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Discover the magical Kingdom of Bhutan, a remote country where the traditions of Buddhism have remained untouched by the modern world. A happy place where national success is measured in Gross National Happiness.
Located on the Himalayas’ eastern edge, this isolated country was closed to tourists until the 1970s. With many years of separation from other countries, Bhutan has retained a treasure trove of ornate monasteries, temples, dzong fortresses, and dramatic landscapes – along with a strong Buddhist culture.
Bhutan’s landscape is like no other – there are lush subtropical plains to the south, but it’s the soaring Himalayan mountains that the world knows best. Add to this its ubiquitous national dress, architectural treasures, and the colourful hill-side prayer flags, and you have a truly mesmerising country.
Almost every holiday to Bhutan begins in the modern-day capital, Thimphu, where the country’s fascinating culture is concentrated by the bustle and energy of what is also Bhutan’s largest city. Visit the white-painted, golden-spired National Memorial Chorten, a shrine dedicated to World Peace, and the iconic Tashichho Dzong, which presently houses the throne room and offices of the Bhutanese king and the government.
Away from Thimphu, you might discover the colourful town of Phuntsholing, with its carved wooden Bhutan Gate, or perhaps step back in time in the ancient former capital, Punakha, which is home to the grand Punakha Dzong, built at the point where the Pho Chhu and Mo Chhu rivers meet. Above all, no holiday to Bhutan would be complete without a visit to the sleepy town of Paro, set amidst a charming valley, beneath the peaks of the eastern Himalayas. The town is home to Bhutan’s National Museum, but the real draw is the cliff-side monastery of Taktsang Lhakhang, the Tiger’s Nest, one of Bhutan’s (and arguably the world’s) most iconic landmarks.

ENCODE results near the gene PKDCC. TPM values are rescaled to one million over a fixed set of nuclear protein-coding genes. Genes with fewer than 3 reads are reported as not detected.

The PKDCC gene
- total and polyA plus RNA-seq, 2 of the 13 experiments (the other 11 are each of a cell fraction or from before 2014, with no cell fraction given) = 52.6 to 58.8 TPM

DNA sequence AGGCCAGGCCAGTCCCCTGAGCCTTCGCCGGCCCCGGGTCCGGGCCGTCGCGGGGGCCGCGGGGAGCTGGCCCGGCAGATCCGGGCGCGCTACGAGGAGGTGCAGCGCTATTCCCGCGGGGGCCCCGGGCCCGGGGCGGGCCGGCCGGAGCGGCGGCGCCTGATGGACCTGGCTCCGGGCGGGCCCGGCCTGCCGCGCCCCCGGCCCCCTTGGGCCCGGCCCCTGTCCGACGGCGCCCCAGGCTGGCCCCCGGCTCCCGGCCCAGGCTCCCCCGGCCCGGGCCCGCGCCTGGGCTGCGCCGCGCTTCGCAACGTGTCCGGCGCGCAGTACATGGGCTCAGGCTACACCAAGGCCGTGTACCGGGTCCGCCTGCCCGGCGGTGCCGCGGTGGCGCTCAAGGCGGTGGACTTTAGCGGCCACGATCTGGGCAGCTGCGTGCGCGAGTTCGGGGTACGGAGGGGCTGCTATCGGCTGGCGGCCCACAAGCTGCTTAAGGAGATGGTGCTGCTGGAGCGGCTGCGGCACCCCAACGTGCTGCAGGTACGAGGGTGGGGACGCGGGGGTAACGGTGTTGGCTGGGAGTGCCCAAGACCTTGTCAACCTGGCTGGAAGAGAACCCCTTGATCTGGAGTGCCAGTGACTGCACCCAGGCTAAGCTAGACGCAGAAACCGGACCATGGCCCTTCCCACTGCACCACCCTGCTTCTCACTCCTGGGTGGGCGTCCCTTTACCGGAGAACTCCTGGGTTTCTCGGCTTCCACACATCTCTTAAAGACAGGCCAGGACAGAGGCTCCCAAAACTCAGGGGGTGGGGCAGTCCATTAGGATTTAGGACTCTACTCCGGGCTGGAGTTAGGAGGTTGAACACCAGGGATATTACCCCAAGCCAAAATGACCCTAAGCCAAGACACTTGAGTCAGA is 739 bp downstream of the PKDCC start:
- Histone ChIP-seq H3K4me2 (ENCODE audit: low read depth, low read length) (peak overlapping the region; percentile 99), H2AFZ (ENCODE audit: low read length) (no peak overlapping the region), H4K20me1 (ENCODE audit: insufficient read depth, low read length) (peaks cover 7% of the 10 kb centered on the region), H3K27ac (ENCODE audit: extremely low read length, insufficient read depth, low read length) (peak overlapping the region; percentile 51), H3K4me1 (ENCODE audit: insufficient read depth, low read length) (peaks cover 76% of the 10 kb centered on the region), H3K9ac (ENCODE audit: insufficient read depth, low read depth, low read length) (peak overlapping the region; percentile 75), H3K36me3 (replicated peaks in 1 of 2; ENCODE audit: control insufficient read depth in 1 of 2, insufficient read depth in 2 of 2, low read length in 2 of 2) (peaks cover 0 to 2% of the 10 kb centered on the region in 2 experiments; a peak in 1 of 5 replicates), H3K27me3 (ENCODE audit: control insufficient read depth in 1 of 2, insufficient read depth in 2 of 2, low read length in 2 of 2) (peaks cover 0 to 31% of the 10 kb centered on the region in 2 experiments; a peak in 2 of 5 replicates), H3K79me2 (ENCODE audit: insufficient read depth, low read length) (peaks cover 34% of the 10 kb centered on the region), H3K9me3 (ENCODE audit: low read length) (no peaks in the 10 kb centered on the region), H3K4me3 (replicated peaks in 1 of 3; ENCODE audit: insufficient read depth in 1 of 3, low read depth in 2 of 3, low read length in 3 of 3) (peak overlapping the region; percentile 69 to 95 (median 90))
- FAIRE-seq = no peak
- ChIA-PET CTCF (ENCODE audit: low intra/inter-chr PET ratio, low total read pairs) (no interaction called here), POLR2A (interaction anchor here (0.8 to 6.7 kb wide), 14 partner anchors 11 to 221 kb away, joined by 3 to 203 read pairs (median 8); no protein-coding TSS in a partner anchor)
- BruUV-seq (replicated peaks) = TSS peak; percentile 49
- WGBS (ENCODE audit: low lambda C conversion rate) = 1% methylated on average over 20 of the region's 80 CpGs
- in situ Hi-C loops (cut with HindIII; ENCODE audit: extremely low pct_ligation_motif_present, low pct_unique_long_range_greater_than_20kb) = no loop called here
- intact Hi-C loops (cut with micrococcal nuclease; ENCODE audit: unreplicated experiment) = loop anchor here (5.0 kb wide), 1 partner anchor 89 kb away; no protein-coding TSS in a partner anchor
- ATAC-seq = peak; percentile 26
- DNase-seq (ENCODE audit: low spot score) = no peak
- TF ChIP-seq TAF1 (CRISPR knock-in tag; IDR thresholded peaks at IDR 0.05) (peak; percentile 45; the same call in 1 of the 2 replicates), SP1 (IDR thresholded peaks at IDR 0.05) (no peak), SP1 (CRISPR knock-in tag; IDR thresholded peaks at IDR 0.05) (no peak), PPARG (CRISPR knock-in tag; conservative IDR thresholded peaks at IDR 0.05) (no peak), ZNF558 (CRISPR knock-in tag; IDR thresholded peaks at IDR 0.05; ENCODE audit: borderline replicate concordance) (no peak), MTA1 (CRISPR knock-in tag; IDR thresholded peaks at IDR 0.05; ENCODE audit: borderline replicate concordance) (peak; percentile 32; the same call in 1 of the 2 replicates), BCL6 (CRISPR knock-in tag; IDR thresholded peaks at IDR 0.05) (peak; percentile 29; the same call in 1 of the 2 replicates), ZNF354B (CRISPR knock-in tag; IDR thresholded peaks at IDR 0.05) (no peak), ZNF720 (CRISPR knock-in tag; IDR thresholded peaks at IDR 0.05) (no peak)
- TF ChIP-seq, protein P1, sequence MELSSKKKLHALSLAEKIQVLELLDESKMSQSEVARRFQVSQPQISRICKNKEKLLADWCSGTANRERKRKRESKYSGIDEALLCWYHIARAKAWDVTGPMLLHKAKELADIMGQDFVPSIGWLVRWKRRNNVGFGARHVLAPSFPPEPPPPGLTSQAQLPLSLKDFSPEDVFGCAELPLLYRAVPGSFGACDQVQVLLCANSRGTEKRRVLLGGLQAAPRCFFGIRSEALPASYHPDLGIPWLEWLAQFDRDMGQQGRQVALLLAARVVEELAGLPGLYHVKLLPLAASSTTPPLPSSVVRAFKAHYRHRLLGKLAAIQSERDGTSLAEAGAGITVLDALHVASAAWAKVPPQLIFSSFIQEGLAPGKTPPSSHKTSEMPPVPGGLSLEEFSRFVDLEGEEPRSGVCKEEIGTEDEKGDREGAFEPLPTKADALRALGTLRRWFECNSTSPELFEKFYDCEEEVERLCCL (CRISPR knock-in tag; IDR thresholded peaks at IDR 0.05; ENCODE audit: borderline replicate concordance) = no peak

Known for its monasteries, dzongs and striking natural landscapes, the small country of Bhutan offers its visitors plenty to see and do. Whether you most want to experience its culture and traditions, discover its fascinating history, or take in its dramatic landscapes, you are sure to be mesmerised. Here are a few of the top things to do on you holiday in Bhutan.
Bhutanese cuisine is very distinctive. Ema datshi, a stew consisting of green chili peppers in a cheesy sauce is the country's most popular dish, and chilli and spices are an important part of most dishes. Curry, ginger, cardamom, turmeric, Sichuan pepper, garlic and caraway are all common.
Rice and buckwheat are the national staples, particularly a variety of red rice that grows at high altitudes, while protein comes in the form of chicken, eggs, yak meat and occasionally pork, beef, lamb or lentils. Jasha maru, a spicy minced chicken dish, usually served with rice, is another a Bhutanese favourite, while dumplings (momo) stuffed with pork, beef or cabbages and cheese are the Bhutanese people’s most popular snack on the go. You’ll find that many restaurants in the country serve Chinese, Nepalese, Tibetan and Indian foods.
When it comes to drinks, Bhutan's offerings are rustic and robust. The local beer is Chang, but ara (rice wine) is probably more popular, as is tea - sometimes black or milky, but usually blended with rich, salty butter.